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Dissident Zhao Changqing Back in Solitary Confinement

April 11, 2006

Human Rights in China (HRIC) has learned that imprisoned dissident Zhao Changqing has again been placed in solitary confinement after refusing to participate in military drills in prison.

HRIC previously reported that last December Zhao had been placed in solitary confinement for more than 40 days after he refused to sing a socialist anthem during the prison’s flag-raising ceremony. Sources in China told HRIC that more recently, Zhao’s elder brother went to visit him in the Shaanxi Province No. 2 Prison, but was refused access on the grounds that Zhao had been placed in solitary confinement again on February 18. Prison guards reportedly said that Zhao was “stubbornly maintaining his incorrect attitude” and had argued with a corrections officer, and for that reason had been placed in solitary confinement for three months.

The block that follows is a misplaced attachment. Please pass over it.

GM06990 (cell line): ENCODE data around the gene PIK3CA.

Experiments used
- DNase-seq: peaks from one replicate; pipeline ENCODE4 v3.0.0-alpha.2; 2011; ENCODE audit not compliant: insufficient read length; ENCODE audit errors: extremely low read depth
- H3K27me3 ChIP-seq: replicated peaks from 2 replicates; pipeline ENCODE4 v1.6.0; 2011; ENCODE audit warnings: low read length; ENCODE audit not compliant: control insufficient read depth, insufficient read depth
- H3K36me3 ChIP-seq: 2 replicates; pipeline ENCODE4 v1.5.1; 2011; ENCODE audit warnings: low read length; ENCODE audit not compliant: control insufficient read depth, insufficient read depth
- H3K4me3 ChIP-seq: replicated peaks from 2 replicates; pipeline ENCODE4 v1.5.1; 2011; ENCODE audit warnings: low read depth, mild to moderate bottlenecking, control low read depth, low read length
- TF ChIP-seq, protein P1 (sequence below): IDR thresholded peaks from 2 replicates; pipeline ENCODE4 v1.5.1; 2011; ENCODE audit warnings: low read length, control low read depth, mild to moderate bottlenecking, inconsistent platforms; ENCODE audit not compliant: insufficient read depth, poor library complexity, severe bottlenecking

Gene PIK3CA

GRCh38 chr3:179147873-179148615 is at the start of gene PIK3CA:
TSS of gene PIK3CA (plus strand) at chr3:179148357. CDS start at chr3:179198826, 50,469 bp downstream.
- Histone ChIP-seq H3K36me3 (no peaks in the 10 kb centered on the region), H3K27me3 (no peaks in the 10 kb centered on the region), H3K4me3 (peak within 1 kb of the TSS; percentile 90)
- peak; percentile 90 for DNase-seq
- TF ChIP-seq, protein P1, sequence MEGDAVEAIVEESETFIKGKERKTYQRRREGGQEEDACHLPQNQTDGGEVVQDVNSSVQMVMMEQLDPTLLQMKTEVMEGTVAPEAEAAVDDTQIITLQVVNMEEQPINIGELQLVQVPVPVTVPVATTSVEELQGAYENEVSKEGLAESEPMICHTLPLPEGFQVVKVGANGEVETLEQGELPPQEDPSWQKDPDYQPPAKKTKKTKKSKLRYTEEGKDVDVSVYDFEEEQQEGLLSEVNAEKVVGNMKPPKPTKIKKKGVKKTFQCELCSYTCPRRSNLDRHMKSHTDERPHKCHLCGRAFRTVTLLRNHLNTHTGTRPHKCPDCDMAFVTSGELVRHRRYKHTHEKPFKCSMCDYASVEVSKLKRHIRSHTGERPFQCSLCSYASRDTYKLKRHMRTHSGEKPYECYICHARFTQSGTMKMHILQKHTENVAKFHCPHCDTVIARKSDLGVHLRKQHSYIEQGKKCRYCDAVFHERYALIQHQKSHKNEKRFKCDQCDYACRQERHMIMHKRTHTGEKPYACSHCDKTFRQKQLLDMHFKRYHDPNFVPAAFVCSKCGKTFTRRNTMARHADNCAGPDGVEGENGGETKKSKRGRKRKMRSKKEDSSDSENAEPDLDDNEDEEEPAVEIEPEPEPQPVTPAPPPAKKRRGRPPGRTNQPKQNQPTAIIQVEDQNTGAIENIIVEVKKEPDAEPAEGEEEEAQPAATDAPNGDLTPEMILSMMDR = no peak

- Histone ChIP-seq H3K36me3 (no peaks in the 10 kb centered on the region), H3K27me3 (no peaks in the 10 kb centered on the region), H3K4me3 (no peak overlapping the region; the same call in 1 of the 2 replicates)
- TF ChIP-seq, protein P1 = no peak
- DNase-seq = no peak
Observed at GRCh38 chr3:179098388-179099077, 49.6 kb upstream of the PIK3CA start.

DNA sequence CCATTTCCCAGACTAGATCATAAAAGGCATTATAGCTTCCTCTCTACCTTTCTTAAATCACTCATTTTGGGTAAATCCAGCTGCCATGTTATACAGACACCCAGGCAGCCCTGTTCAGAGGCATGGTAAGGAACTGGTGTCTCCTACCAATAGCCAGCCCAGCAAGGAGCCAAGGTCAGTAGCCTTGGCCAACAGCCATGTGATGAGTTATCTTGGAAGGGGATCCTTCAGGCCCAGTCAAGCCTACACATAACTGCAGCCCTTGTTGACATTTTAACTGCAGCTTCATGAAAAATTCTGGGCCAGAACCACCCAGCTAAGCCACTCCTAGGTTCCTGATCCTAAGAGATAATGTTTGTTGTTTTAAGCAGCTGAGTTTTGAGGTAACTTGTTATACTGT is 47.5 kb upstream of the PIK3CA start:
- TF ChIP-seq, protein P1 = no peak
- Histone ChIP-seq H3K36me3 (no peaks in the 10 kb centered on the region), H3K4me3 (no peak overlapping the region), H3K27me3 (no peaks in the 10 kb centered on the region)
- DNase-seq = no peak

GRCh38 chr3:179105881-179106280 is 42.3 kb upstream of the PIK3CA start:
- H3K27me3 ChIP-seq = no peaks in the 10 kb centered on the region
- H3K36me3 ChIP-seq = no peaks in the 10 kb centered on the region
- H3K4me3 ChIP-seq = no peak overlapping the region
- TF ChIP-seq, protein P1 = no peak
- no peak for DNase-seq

On April 10, Zhao’s younger sister telephoned prison officials to inquire after Zhao’s situation. She was reportedly told that Zhao was still in solitary confinement because of his unwillingness to accept prison procedures and because he had been in contact with some Falun Gong practitioners who had also been placed in solitary confinement.

Zhao’s family members are deeply concerned about Zhao’s medical condition, given that he was formerly treated for tuberculosis. They claim he has only received one medical examination since being imprisoned three years ago.

Zhao Changqing was detained for more than four months after participating in the 1989 democracy movement. He was imprisoned again for three years in 1998 after accusing local officials of corruption and violating the constitution. In November 2002, he was detained in connection to his participation in an open letter to the 16th National People’s Congress that was signed by nearly 200 intellectuals across China. Zhao was convicted of “incitement to subvert state power” and sentenced to five years imprisonment in August 2003.